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Mortgage Equity Withdrawal

Do you know what mortgage equity withdrawal is? Find a full explanation below, as well as a list of ways that UK homeowners can utilise their home’s equity

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Pete Mugleston

Author: Pete Mugleston - Mortgage Advisor, MD

Updated: June 14, 2022

You may have seen or heard the term ‘mortgage equity withdrawal’ and are wondering what it means and whether it’s something that might be available to you.

In this article, we’ll explore all the ways UK homeowners can potentially use the equity in their homes to secure finance, whether you need a little extra for home improvements, debt consolidation, gifting a deposit, or simply improving your lifestyle.

What is mortgage equity withdrawal?

Mortgage equity withdrawal (or MEW) is a collective term used in the US property market to describe their equity release products. The purpose of MEW is to allow homeowners to utilise the equity held within their property as collateral for a loan. This loan could be in the form of a home equity loan, second mortgage, or a similar HELOC (home equity line of credit).

Equity is simply the percentage of your property that you actually own, so if you’re repaying a mortgage, it’s the amount that you have already repaid, on top of the deposit you provided at the outset.

For example: If you bought a £100,000 home with a 20% deposit and have repaid £10,000 of your loan, then your current equity is 30%. Equity increases as you repay the mortgage, and also as house prices rise. You can look at Rightmove, or the Land Registry to see what similar properties in your area have recently been sold for, to get an idea of the current value of your home.

Is there a UK Equivalent?

Not directly, and we don’t tend to use the term ‘mortgage equity withdrawal’, however, there are a number of ways to maximise and use the equity in your property as a UK homeowner. The most suitable will depend very much on your personal circumstances, how much you need to borrow, and what you need it for.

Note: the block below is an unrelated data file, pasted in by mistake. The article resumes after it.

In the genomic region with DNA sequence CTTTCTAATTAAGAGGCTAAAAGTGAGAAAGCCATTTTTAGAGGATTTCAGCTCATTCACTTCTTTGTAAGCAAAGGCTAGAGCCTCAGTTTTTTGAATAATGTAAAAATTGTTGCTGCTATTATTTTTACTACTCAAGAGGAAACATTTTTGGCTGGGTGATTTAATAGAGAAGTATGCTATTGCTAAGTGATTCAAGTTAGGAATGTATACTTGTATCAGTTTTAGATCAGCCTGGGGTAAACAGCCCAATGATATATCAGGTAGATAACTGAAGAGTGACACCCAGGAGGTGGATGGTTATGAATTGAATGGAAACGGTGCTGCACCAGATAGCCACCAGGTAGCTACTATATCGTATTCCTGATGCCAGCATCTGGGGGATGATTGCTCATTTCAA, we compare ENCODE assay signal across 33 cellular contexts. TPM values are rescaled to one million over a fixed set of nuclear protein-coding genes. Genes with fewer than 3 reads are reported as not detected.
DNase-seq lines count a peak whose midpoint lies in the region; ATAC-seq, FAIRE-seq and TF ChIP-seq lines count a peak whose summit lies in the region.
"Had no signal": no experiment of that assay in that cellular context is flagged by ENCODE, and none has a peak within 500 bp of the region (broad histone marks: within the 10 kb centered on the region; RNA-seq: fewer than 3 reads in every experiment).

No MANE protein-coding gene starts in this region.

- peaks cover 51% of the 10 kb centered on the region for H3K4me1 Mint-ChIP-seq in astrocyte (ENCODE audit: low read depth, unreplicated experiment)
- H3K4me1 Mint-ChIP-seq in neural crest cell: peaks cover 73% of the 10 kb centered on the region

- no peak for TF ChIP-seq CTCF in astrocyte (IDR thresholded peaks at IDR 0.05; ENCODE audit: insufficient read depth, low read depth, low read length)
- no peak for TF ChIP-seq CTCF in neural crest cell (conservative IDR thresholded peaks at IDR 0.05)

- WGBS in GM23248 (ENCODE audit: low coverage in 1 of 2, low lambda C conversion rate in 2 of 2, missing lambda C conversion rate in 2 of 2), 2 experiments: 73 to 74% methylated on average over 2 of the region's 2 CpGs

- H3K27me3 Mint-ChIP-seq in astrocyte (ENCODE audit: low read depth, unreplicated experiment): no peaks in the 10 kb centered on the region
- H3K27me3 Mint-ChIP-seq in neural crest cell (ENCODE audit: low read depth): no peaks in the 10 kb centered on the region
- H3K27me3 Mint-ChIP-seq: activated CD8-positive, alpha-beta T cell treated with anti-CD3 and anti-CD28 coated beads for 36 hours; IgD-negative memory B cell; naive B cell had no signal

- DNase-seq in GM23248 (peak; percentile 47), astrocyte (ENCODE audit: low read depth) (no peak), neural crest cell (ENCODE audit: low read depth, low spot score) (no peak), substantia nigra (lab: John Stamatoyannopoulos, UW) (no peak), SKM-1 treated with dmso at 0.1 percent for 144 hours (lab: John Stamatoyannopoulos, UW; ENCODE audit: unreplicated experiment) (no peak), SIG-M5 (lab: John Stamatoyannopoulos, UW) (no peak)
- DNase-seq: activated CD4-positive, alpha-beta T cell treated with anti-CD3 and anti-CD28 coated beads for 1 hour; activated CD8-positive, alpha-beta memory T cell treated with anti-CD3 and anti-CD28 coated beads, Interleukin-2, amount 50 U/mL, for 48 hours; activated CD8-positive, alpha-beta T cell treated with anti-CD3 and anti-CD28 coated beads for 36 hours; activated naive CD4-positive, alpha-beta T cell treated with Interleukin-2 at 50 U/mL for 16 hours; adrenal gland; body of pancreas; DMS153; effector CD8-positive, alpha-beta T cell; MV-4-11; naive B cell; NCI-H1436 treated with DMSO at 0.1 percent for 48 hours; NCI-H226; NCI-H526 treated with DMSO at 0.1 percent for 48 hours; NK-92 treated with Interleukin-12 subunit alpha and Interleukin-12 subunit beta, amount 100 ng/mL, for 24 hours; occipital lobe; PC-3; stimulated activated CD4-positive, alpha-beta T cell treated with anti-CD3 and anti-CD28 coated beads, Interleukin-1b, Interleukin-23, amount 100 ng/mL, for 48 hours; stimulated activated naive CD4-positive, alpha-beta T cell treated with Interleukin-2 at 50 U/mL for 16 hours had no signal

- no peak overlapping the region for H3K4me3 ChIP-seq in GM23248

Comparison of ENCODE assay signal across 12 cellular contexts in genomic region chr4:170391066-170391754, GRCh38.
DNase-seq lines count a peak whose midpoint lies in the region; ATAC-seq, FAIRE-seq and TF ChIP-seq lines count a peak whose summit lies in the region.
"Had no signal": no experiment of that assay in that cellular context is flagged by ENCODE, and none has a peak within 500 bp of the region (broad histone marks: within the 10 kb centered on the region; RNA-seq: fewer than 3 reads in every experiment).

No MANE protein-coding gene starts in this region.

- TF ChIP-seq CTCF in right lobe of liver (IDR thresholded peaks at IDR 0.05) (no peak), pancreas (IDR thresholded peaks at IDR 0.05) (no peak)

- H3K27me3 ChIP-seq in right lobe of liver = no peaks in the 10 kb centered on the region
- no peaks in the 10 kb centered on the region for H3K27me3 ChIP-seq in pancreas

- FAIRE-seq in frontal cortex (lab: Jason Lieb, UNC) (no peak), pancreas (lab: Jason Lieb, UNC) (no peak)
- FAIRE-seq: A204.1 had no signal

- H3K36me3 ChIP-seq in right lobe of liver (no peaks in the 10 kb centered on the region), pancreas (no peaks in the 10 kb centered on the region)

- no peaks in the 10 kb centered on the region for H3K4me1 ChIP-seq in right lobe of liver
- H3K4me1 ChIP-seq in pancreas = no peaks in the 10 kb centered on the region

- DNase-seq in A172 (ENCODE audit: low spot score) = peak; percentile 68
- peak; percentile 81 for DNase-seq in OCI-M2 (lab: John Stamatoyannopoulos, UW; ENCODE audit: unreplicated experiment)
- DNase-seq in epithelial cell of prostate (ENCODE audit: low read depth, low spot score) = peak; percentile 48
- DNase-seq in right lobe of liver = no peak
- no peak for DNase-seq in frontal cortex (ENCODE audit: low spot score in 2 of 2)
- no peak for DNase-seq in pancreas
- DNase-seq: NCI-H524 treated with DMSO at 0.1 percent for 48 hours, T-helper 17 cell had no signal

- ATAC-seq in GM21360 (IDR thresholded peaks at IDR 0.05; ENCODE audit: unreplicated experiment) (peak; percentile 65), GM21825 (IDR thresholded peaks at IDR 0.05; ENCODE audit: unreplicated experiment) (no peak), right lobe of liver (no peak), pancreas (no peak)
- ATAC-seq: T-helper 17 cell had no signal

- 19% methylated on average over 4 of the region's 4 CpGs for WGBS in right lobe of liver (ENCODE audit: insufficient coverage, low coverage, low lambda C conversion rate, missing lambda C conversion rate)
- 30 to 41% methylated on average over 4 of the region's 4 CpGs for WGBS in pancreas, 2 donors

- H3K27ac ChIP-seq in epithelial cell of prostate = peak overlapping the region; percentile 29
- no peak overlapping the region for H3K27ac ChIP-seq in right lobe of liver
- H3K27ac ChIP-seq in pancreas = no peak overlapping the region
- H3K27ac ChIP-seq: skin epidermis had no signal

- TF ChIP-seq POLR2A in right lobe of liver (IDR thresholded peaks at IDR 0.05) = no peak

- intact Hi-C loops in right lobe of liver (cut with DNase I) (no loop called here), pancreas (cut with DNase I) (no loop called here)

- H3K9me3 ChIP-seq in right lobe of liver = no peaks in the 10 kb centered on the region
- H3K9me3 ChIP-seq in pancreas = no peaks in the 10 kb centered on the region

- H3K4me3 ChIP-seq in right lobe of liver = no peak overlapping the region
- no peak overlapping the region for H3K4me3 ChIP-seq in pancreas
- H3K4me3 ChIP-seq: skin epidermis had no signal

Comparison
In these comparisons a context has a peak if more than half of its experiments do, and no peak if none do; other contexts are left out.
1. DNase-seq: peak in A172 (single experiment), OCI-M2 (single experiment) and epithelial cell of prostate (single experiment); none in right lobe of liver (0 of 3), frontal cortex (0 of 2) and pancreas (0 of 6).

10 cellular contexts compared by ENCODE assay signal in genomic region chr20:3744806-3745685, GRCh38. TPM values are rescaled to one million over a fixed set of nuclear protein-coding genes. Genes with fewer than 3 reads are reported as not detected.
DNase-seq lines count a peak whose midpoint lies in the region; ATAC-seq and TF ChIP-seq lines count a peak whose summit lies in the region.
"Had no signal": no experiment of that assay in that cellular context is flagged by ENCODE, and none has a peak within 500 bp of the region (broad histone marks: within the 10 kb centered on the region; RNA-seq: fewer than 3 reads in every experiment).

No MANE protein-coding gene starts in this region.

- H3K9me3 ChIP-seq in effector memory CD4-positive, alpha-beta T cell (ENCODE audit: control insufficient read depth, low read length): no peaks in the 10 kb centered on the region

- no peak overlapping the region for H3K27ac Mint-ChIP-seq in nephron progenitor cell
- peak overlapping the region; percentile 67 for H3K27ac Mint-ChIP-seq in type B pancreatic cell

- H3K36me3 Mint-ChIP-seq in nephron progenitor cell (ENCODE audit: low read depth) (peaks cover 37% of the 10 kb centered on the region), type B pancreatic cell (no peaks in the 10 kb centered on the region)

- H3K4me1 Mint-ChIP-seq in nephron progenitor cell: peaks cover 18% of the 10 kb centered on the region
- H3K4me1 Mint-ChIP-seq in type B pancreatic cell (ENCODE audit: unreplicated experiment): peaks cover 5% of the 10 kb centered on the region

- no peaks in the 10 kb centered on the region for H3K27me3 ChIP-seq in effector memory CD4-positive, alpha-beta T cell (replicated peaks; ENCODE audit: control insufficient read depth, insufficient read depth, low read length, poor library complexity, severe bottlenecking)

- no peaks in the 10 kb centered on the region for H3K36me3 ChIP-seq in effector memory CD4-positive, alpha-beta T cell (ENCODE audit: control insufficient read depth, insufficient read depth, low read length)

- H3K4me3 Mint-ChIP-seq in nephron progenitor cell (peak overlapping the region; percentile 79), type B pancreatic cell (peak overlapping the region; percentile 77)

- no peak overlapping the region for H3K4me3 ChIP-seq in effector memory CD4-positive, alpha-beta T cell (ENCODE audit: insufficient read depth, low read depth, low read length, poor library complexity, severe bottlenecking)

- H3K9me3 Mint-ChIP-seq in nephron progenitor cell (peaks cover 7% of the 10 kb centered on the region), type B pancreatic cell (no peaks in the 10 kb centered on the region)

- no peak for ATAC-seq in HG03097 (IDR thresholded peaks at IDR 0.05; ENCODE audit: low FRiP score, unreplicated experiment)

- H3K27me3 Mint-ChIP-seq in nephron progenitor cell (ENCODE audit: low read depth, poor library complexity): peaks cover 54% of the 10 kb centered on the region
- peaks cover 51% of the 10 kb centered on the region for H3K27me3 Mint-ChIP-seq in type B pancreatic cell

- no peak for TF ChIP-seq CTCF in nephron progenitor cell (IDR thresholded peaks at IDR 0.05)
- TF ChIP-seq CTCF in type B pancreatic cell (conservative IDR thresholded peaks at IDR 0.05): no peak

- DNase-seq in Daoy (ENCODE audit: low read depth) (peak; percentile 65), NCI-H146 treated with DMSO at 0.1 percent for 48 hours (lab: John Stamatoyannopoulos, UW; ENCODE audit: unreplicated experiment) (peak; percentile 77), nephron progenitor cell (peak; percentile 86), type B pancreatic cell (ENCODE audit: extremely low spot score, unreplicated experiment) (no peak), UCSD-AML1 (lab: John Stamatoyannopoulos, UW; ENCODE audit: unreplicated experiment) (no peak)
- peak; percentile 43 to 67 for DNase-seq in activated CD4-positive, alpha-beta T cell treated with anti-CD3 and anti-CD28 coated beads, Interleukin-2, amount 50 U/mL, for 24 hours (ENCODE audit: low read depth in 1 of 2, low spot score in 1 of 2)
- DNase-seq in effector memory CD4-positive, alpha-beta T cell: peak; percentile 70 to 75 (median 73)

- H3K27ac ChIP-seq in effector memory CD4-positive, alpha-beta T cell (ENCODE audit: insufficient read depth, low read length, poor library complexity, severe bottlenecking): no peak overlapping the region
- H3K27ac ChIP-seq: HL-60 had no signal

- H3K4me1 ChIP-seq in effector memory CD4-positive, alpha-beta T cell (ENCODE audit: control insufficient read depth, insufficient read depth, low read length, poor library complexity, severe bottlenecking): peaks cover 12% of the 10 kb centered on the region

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Choosing the right equity release option for you

There are multiple ways to utilise the equity held in your home, however, the equity release products that we refer to in the UK are intended for over 55s. Whatever your age, however, there may be more suitable options available to you than equity release. For example, if you’re looking to help your child onto the property ladder, a joint borrower sole proprietor (JBSP) mortgage is another option to consider.

Always think about the size and duration of any additional debt, how this will affect your future financial plans, and seek relevant advice, before committing to borrow against your home.

Remortgaging to release equity from your home

If you’ve built up substantial equity in your home, it may be possible to remortgage to borrow additional funds against that equity.

It’s important to understand that this could increase the overall loan to value (LTV) of your mortgage, and therefore the interest on your monthly repayments. However, this option may still be cheaper than the interest rates available on secured loans or similar options available to you, so it’s important to run through the figures with your mortgage broker.